Major policy differences cited between President Joe Biden and former President Donald Trump often include healthcare spending, immigration, and business regulation. One interesting example is the regulatory landscape. Paramount Global PARA, one of the most famous media brands, has been in the news for months because of the possible sale of its business. After months of Will they or won’t they, the company recently decided it was no longer for sale.

Paramount would likely deal with expensive and time-consuming litigation to realize this move. The Federal Trade Commission has been aggressively blocking mergers, preventing four in January this year alone. The prevailing theory is that Paramount wants to do the sale, but is better off waiting until after the election. A change in leadership could usher in a friendlier FTC, whose leadership is appointed by the president.

But theory is one thing; reality is something else entirely. We can pull examples from the last two presidencies in which conventional wisdom indicated one outcome, but something else happened.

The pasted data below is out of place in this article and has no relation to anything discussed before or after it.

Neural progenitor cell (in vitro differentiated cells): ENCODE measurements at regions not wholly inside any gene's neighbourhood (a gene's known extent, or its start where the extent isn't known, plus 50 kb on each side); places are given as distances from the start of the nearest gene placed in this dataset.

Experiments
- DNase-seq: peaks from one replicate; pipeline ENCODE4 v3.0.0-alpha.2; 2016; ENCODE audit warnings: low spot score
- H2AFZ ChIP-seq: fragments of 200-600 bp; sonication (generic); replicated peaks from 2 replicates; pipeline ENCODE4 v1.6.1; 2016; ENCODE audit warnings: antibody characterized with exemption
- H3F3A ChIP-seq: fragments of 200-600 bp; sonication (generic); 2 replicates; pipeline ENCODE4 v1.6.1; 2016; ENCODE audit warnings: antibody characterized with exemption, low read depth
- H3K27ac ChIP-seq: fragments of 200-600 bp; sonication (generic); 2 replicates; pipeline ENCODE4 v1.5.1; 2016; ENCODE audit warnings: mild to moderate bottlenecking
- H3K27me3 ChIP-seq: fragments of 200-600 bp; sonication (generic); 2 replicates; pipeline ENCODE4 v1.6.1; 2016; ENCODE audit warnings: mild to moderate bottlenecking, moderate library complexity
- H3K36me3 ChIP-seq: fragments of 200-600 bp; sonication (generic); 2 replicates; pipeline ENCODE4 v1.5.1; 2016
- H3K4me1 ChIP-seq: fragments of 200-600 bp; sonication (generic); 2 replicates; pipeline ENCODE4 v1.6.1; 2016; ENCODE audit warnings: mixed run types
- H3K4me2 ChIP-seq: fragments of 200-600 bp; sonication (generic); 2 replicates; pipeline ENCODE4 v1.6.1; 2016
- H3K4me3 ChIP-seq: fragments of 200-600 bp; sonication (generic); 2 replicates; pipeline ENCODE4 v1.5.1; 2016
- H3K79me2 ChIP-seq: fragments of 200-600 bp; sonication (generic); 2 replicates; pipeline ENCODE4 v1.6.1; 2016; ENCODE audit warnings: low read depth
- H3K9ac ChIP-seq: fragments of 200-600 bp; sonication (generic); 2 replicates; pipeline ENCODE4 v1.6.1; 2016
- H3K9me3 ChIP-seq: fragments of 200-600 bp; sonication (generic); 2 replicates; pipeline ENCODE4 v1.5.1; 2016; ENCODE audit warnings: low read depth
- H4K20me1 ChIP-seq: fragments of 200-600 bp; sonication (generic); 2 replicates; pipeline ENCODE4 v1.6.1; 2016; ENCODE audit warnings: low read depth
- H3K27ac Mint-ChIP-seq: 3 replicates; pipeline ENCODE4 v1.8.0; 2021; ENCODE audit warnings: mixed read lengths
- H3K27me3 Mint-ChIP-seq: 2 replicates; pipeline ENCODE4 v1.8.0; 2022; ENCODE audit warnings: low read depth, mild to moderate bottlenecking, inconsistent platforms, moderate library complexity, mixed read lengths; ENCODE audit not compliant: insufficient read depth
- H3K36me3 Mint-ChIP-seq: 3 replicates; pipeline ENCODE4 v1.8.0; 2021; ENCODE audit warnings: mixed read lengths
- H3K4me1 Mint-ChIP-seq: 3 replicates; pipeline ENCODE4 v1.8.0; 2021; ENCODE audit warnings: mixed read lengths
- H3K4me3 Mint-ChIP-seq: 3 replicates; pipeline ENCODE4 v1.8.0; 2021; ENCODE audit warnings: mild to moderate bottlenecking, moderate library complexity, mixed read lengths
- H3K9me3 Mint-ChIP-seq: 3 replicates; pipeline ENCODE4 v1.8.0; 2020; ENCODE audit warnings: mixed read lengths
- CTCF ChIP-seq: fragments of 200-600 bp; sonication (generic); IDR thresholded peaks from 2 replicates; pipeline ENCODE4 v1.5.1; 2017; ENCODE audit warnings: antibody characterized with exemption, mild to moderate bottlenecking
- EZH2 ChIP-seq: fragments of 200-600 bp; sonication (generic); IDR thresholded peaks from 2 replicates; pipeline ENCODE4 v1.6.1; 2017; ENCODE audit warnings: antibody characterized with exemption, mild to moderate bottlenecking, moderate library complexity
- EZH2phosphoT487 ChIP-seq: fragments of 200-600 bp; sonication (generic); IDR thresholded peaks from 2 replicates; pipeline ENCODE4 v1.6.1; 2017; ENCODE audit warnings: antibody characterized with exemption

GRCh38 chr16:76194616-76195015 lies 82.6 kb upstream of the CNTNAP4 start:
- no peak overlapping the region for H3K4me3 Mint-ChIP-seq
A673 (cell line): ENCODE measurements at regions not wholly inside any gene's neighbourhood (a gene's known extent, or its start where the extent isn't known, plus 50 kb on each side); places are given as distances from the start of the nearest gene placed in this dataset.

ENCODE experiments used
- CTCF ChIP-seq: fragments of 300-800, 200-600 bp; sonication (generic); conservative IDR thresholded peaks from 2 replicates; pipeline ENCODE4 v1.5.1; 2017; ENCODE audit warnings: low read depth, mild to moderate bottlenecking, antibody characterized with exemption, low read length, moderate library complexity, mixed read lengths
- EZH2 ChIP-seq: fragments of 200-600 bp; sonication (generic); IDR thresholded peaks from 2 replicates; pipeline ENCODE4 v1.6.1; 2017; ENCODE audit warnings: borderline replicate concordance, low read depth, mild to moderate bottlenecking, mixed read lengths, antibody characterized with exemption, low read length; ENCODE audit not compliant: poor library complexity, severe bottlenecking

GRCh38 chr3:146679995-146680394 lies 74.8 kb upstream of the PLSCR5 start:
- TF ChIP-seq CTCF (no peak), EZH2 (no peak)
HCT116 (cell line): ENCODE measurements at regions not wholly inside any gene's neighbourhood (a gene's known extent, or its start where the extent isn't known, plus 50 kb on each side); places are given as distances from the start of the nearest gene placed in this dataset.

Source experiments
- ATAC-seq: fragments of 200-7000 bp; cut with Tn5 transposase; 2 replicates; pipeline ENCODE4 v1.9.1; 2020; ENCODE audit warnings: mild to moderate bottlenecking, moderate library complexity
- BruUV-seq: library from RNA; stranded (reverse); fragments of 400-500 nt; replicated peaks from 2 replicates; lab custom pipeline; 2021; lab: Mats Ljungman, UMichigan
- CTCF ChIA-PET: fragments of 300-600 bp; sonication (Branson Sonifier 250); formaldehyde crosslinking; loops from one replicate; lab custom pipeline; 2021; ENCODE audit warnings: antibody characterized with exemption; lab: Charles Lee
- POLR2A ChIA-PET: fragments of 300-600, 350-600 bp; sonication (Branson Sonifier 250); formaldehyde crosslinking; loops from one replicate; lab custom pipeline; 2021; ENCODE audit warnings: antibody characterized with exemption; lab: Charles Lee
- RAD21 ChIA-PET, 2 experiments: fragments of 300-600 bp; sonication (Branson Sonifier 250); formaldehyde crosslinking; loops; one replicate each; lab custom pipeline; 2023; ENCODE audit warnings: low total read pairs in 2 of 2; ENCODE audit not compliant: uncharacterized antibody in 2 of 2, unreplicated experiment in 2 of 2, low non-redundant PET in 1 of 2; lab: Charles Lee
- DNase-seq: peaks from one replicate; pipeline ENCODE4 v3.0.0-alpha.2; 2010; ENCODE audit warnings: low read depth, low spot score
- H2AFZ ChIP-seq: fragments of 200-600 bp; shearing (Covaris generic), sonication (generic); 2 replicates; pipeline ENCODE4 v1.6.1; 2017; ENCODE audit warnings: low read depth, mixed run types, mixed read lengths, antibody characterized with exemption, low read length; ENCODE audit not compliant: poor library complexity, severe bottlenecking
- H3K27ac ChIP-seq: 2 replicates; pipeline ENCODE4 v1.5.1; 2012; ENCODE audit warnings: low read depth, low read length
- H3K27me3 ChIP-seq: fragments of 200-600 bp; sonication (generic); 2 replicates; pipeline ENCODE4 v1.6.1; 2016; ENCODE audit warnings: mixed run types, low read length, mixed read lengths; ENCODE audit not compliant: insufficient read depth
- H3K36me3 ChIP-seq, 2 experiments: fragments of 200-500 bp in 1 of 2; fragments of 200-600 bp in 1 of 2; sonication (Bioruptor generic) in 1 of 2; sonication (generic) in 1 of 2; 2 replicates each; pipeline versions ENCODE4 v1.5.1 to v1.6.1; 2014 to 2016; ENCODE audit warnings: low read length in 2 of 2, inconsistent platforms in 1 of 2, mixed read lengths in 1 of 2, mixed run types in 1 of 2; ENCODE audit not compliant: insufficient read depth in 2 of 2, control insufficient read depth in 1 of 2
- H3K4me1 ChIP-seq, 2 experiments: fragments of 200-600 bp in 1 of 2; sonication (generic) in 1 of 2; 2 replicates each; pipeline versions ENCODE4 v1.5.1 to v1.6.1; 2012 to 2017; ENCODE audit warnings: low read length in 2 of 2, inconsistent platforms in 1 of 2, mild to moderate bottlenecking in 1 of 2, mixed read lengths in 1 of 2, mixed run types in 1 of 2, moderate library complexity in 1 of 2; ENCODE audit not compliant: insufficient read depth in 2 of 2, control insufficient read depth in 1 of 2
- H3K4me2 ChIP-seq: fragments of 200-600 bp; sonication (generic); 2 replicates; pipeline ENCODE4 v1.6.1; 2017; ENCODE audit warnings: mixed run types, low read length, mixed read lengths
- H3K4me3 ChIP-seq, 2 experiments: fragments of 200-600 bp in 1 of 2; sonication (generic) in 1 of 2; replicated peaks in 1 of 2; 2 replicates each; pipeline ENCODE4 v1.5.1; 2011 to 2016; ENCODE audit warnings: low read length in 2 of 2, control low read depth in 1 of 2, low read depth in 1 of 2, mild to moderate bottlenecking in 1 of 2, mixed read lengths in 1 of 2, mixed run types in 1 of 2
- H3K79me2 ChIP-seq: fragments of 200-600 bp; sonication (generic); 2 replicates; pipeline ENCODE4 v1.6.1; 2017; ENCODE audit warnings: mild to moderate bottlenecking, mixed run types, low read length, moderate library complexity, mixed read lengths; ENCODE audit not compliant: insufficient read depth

President Trump and China

After Trump won in 2016, it was widely assumed his policies would have terrible consequences for companies with exposure to China. It could be argued that no American company does more business with China than Apple AAPL. A trade war would negatively impact its business. A few headlines at the time made this case:

But Apple’s business performed just fine. Its stock returned nearly 8 times the US stock market in the year after these articles were published.

Apple vs. Market Returns, Sept. 2019-Sept. 2020

President Biden and Energy Companies

To borrow from Rodney Dangerfield in Caddyshack, “Keep it fair!” There’s a similar example from the Biden presidency. The administration is often viewed as an enemy of the energy industry. One specific agenda item was to make it harder for energy companies to drill by reducing permits.